Huge companies like Starbucks have it pretty good. They don’t have to pay their employees all that much. They don’t pay much taxes. Thanks to the Federal Reserve, they can borrow at very low costs. Oh, and customers are rushing to lend them money for free.It’s not that Starbucks has asked caffeine addicts for a loan. Rather, last Friday it held a flash sale on the luxury online retailer Gilt.com of 1,000 $450 limited edition rose-colored metal Starbucks card.
General Motors, the largest U.S. auto-manufacturer, has named Mary Barra its first female CEO. Here are a few facts to get you up to speed.
Girls rule, boys drool.That may become the new catchphrase in the auto industry. Women are accounting for a rising share of car purchases. And on Tuesday, General Motors, America’s largest auto manufacturer, tapped its first female CEO.GM announced today that Mary Barra, its current executive vice president of global product development, purchasing, and supply chain, will become CEO on January 15, 2014, replacing current CEO and Chairman Dan Akerson, who led the company through its bailout and recovery.
As Obama and others press to raise the federal minimum wage about $7.25, skeptics say such a move could bruise the economy. Who’s right? Let’s the consult the data!
The fight for minimum wage is on.From Capitol Hill to Main Street, the question of how much money our lowest-paid workers should earn is being answered with an emphatic “more.” President Obama supports a bill to increase the federal minimum wage to $10.10 per hour over the next two years. In a speech on Wednesday, he rallied progressive troops once again for the cause. That same day, a group of 53 members of Congress wrote a letter urging McDonald’s and other fast-food outlets to “super-size” their struggling workers’ paychecks.
From the pitfalls of aid in Africa to the epic downfall of Blackberry, The Daily Beast brings you the best in business journalism from the week of December 7, 2013.
Is Marissa Mayer Helping Yahoo—Or Hurting the Struggling Tech Giant? Bethany McLean – Vanity FairA year-and-a-half into her tenure at longtime Silicon Valley zombie Yahoo!, many are still trying to figure out whether Mayer, with all her press attention and razzle dazzle, is the real deal.The Rise and Fall of Blackberry Felix Gillette, Diane Brady, and Caroline Winter – Bloomberg BusinessweekHow did BlackBerry, the phone product made by Research in Motion, go from being the manufacturer of an item powerful people could not do without to a company on the verge of failure?Africa’s Aid Mess Paul Theroux – Barron’sPhilanthropy by westerners in Africa is almost as old as the imperialiasm that ravaged the continent.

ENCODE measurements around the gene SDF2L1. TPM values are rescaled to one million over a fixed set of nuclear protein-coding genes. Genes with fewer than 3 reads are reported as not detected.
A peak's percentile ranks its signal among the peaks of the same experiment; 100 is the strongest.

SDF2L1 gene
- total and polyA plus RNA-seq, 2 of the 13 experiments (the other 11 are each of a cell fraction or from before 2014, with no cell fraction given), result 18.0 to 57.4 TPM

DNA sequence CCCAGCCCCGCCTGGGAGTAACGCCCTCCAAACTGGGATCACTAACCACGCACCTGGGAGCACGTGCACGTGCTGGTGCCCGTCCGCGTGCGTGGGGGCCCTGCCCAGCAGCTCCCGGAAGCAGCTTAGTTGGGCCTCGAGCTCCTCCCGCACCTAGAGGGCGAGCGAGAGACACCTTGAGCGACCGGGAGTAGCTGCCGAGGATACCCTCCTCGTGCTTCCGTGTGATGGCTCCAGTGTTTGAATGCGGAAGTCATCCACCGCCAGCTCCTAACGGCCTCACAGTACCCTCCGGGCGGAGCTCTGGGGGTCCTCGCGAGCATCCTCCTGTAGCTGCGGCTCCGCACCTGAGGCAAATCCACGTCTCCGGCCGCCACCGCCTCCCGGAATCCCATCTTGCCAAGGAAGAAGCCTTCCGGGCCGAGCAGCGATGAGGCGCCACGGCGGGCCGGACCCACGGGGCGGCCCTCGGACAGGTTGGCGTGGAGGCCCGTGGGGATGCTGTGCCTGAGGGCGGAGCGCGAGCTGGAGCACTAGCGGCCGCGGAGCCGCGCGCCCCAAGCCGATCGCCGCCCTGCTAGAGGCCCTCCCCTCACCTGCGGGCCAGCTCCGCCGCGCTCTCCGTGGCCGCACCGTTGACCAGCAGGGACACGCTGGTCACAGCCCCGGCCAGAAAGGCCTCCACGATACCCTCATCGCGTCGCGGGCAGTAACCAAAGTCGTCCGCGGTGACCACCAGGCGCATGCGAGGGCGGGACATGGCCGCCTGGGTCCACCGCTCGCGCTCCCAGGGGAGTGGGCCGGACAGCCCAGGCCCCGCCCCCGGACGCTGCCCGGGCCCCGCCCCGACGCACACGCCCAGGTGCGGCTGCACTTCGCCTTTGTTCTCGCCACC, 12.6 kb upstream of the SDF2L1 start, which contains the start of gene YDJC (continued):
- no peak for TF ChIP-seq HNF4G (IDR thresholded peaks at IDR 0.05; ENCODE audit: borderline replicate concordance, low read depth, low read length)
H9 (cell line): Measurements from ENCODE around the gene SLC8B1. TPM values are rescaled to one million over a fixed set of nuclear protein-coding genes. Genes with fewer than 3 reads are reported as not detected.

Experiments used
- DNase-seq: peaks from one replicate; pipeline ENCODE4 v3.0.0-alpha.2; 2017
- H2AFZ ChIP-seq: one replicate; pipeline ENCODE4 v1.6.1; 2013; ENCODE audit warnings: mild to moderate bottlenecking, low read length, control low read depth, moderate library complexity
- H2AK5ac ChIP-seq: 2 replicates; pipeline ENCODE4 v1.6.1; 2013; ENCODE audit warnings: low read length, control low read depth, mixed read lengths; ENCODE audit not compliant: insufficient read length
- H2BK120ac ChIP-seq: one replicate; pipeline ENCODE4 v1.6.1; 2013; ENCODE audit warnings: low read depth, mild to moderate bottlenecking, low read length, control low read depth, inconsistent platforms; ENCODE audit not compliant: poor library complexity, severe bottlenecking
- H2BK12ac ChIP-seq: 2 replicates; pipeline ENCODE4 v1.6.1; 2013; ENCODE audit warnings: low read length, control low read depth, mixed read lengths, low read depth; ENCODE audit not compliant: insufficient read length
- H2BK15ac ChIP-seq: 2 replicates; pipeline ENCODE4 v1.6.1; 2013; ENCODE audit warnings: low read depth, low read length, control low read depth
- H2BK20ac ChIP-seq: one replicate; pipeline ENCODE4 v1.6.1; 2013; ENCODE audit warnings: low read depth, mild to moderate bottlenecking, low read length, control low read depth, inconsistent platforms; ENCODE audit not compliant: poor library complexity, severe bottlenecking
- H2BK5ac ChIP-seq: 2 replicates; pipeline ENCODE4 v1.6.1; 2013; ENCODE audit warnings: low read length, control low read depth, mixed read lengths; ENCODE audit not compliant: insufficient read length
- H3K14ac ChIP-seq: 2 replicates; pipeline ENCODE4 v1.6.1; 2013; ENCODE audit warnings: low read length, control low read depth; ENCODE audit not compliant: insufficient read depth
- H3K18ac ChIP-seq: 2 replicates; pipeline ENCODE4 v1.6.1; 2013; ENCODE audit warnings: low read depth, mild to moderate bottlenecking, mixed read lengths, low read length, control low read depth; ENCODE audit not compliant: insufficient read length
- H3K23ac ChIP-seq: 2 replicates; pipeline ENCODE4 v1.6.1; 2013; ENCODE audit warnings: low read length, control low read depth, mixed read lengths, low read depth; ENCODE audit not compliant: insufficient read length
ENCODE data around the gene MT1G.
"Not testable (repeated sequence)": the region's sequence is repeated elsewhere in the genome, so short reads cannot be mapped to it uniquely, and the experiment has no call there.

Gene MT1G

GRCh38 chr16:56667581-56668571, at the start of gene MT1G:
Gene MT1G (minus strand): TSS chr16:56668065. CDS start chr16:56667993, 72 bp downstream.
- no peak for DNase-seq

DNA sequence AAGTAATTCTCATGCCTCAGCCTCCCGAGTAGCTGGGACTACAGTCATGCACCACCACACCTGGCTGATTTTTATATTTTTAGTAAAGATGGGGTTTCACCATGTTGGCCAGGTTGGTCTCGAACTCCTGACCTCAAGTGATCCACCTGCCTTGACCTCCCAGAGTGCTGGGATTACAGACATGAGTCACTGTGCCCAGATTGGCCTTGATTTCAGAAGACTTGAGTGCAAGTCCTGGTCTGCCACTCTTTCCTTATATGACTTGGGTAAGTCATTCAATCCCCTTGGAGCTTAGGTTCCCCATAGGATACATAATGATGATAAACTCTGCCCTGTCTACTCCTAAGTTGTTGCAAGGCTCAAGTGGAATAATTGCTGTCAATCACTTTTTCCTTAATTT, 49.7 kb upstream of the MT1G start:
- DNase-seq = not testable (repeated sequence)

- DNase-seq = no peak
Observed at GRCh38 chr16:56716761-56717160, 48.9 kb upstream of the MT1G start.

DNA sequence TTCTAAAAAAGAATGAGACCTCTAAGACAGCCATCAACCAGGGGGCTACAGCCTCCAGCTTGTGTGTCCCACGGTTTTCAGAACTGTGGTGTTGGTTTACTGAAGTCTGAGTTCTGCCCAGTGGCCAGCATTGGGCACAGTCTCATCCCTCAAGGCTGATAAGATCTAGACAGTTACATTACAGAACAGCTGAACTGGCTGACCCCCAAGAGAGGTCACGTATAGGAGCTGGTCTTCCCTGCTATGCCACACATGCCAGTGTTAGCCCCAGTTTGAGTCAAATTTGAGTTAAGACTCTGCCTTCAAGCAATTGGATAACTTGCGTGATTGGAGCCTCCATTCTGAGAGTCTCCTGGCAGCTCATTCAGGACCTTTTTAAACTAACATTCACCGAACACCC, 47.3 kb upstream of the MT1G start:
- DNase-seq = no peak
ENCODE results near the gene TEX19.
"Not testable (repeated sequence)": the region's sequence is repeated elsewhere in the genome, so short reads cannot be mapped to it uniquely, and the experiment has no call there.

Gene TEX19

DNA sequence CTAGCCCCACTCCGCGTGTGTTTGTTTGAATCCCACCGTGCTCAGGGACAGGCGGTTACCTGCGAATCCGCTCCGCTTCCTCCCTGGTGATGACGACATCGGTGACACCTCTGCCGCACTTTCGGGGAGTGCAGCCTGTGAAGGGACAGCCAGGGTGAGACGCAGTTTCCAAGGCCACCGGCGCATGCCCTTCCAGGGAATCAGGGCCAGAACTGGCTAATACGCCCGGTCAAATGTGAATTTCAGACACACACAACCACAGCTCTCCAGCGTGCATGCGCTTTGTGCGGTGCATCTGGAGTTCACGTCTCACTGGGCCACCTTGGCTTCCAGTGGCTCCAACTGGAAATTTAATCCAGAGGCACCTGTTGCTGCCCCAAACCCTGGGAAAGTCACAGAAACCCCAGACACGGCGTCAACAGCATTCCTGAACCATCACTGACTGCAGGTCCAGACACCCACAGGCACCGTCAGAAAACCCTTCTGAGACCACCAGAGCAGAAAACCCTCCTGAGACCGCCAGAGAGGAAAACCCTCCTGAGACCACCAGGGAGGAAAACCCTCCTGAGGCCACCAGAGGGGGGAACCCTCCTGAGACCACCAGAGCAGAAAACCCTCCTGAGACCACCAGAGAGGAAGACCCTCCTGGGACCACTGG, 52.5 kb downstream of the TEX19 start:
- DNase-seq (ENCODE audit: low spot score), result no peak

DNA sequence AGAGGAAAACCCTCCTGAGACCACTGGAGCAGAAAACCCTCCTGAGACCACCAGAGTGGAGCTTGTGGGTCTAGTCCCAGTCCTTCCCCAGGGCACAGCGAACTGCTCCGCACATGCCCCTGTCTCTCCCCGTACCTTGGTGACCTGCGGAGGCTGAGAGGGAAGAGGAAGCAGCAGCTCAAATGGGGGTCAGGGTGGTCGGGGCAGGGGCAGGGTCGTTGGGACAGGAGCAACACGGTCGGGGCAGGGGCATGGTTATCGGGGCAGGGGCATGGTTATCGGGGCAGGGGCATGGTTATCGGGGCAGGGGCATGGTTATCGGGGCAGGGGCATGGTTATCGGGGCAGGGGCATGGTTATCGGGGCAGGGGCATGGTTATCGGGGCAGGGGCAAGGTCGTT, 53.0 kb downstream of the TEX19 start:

The economy added 203,000 jobs in November, according to today’s data—and the unemployment rate dipped for the right reasons. There’s just one downside: stubbornly stagnant wages.
We’ve learned at least one thing this fall. The implementation of the Affordable Care Act and the approach of the health insurance mandate isn’t causing companies to fire workers en masse, hold back from hiring, or rush to place employees on part-time status.Quite the opposite. In the last few months, hiring has been ramping up. On Friday, the Bureau of Labor Statistics reported that the economy added 203,000 payroll jobs in November. The unemployment rate, which is compiled from a separate survey, dipped to 7.
With an Ohio Walmart hosting a holiday food drive for its own workers, The Daily Beast's Michael Tomasky criticizes the notoriously stingy company for not paying them more.
In an exclusive interview, Ukraine’s foreign minister says that over Easter he has halted confrontations with Russian-backed separatists in the east. But next week may be messy.